Treatments for pituitary tumors include surgery, radiation therapy and medication. Sometimes a combination of treatments is used. For example, surgery may be done to remove some of the tumor, while drugs can be used to relieve symptoms and sometimes shrink the remaining tumor.
The primary treatment, however, for most pituitary tumors is surgery. If the pituitary tumor is benign and in a part of the brain where neurosurgeons can safely and completely remove it, surgery might be the only treatment needed.
A patient will also probably need surgery if:
Radiation therapy is a treatment option in cases where not all of a tumor could be removed via surgery or there is a recurrence, or when surgery is not an option or symptoms are not relieved with medicine.
Radiation therapy can be effective but takes longer until the tumor or symptoms can be controlled. Sessions can include five times per week, for four to six weeks. Stereotactic radiotherapy is an advanced version that is more precise and requires fewer sessions, although it is only suitable for certain kinds of tumors.
Some tumors may only require medication, where hormone-controlling medicines can effectively treat symptoms and stop tumor growth or even cause the tumor to shrink.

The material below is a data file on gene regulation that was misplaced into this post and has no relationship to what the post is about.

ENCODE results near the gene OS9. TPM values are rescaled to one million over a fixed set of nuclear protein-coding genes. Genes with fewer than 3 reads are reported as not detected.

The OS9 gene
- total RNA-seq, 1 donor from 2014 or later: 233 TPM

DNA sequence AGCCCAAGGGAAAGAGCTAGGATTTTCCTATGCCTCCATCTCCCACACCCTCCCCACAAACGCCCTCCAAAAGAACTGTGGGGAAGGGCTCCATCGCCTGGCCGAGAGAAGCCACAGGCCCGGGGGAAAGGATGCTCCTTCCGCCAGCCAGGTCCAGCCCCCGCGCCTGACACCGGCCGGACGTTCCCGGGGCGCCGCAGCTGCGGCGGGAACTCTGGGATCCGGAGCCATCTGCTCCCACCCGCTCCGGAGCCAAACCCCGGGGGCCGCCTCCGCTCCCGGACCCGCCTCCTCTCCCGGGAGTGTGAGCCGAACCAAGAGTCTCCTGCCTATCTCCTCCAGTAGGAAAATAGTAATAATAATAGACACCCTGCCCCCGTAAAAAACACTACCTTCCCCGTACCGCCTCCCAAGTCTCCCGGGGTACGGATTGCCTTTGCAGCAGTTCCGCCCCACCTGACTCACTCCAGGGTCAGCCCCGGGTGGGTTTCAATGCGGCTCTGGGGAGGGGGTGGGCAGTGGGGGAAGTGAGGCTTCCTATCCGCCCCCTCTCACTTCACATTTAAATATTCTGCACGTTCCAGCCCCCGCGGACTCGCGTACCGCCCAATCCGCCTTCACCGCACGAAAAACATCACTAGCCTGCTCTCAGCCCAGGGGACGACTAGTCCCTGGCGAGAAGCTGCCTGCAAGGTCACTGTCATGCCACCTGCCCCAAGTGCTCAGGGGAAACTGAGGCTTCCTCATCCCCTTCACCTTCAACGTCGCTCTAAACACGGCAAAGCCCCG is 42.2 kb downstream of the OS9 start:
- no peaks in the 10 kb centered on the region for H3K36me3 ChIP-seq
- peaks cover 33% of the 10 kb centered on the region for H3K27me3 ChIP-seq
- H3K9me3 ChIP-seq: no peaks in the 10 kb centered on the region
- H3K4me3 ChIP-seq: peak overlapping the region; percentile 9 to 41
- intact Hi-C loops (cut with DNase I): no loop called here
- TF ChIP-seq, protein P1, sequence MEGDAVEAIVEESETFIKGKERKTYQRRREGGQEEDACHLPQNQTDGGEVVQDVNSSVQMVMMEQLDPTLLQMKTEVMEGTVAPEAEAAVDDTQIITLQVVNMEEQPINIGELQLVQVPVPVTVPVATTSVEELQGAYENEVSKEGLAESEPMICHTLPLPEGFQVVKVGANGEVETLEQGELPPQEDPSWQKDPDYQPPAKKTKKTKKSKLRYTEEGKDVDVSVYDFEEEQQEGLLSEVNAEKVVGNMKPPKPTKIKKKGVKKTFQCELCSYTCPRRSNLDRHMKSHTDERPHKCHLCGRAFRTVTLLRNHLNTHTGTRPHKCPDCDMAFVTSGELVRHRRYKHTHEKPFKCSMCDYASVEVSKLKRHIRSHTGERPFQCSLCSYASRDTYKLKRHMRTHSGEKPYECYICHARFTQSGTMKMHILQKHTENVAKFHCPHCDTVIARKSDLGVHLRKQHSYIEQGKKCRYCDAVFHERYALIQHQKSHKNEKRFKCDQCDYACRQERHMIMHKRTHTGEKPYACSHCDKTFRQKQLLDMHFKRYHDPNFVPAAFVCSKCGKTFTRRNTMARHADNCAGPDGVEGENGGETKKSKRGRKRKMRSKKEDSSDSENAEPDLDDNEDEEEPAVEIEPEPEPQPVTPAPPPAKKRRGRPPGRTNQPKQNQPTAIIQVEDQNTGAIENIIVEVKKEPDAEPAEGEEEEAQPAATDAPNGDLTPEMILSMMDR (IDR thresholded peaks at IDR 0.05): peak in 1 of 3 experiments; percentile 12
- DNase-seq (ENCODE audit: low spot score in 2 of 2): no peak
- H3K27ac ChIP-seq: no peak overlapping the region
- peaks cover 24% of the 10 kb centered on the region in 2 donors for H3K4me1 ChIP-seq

Treatment largely depends on the type, size and growth of the tumor. At ANA, our physicians explain each option and the best course of treatment for your particular tumor.
Transsphenoidal literally means “through the sphenoid sinus.” This surgery is done through the nose and sphenoid sinus to remove pituitary tumors. Transsphenoidal surgery can be done with a microscope, endoscope, or both.
In a 2005 study with a large series of patients with pituitary adenoma, it was found that transsphenoidal surgery was an effective and safe treatment for most patients with this condition and could be considered the first-choice therapy for most of these types of tumors.
This type of surgery has a low chance of brain damage, as no part of the brain is touched. There’s also no visible scar and few side effects, although the surgery is long.
In rare cases, for example, large pituitary tumors or ones that have spread, a craniotomy may be performed, where surgery is performed through an opening in the skull.
Patients who undergo transsphenoidal surgery may experience a sinus headache and congestion for a week or two after surgery. It also increases the risk of infection in the nasal passages, so patients are closely monitored.
There may also be hormonal side effects, diabetes insipidus (increased dilute urination) and vitamin and mineral deficiencies after surgery, although these are rare. Treatment involves medication, supplements and waiting until the body adjusts to normal hormone.
In general, complications are rare after pituitary tumor surgery but if they do occur, they can be serious. Your doctor will explain signs to watch for and what to do if an issue arises.